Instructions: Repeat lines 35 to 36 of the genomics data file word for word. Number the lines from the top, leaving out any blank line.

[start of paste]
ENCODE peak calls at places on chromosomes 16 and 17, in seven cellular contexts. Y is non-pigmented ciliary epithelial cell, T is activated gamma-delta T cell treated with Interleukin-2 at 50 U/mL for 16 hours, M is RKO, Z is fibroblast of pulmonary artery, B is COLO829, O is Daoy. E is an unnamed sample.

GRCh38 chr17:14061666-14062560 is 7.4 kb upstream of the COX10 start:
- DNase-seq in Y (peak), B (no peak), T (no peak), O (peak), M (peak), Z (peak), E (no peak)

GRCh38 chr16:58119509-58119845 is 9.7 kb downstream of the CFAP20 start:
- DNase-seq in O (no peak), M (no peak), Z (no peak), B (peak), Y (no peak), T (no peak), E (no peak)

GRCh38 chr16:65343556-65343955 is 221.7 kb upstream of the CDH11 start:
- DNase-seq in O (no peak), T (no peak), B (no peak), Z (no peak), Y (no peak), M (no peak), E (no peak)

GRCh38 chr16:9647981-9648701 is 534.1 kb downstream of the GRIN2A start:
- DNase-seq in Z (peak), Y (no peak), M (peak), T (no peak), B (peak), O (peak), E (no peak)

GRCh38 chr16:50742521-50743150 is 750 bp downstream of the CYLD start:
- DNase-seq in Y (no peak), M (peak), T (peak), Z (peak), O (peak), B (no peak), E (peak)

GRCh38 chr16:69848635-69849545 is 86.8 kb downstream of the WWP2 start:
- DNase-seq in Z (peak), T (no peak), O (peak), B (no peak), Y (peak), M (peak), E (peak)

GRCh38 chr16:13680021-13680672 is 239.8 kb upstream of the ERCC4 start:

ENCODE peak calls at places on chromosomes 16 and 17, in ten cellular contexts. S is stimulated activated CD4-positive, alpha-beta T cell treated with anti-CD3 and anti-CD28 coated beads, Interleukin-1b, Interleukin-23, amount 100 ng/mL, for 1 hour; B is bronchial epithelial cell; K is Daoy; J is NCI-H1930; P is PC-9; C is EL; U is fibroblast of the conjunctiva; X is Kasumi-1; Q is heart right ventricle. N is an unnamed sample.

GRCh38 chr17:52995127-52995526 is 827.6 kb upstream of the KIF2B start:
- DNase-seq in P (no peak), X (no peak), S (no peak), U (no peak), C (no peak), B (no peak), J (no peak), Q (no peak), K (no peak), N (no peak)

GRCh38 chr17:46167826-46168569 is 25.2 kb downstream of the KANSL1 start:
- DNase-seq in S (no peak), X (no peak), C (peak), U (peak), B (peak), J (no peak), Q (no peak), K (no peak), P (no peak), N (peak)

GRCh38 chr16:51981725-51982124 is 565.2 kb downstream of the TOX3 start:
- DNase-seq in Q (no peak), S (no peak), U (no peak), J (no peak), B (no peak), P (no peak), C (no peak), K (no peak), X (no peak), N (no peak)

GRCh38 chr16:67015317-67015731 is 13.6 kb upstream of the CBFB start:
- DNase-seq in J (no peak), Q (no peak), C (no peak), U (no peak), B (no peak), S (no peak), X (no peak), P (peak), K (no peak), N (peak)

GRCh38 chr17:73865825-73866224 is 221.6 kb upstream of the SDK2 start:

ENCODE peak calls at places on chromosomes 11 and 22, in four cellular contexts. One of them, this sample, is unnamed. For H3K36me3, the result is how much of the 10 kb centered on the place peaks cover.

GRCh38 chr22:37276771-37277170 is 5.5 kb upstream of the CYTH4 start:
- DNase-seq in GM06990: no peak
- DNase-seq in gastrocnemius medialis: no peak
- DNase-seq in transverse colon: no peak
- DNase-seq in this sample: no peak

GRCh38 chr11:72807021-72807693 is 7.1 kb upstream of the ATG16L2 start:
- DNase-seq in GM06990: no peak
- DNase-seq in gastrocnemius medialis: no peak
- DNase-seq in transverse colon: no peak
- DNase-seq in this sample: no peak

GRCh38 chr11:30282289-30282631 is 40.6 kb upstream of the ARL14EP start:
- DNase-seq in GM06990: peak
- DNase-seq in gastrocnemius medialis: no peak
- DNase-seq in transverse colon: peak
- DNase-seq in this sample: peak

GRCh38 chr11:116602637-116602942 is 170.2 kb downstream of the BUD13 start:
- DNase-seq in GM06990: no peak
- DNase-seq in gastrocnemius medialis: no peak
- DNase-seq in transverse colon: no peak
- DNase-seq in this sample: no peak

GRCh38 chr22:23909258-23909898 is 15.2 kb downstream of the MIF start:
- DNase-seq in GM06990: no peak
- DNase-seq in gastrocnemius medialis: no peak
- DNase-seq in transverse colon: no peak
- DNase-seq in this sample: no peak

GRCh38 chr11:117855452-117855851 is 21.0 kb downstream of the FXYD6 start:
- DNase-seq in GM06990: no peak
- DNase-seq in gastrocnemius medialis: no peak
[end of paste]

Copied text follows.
- DNase-seq in this sample: no peak

GRCh38 chr11:30282289-30282631 is 40.6 kb upstream of the ARL14EP start: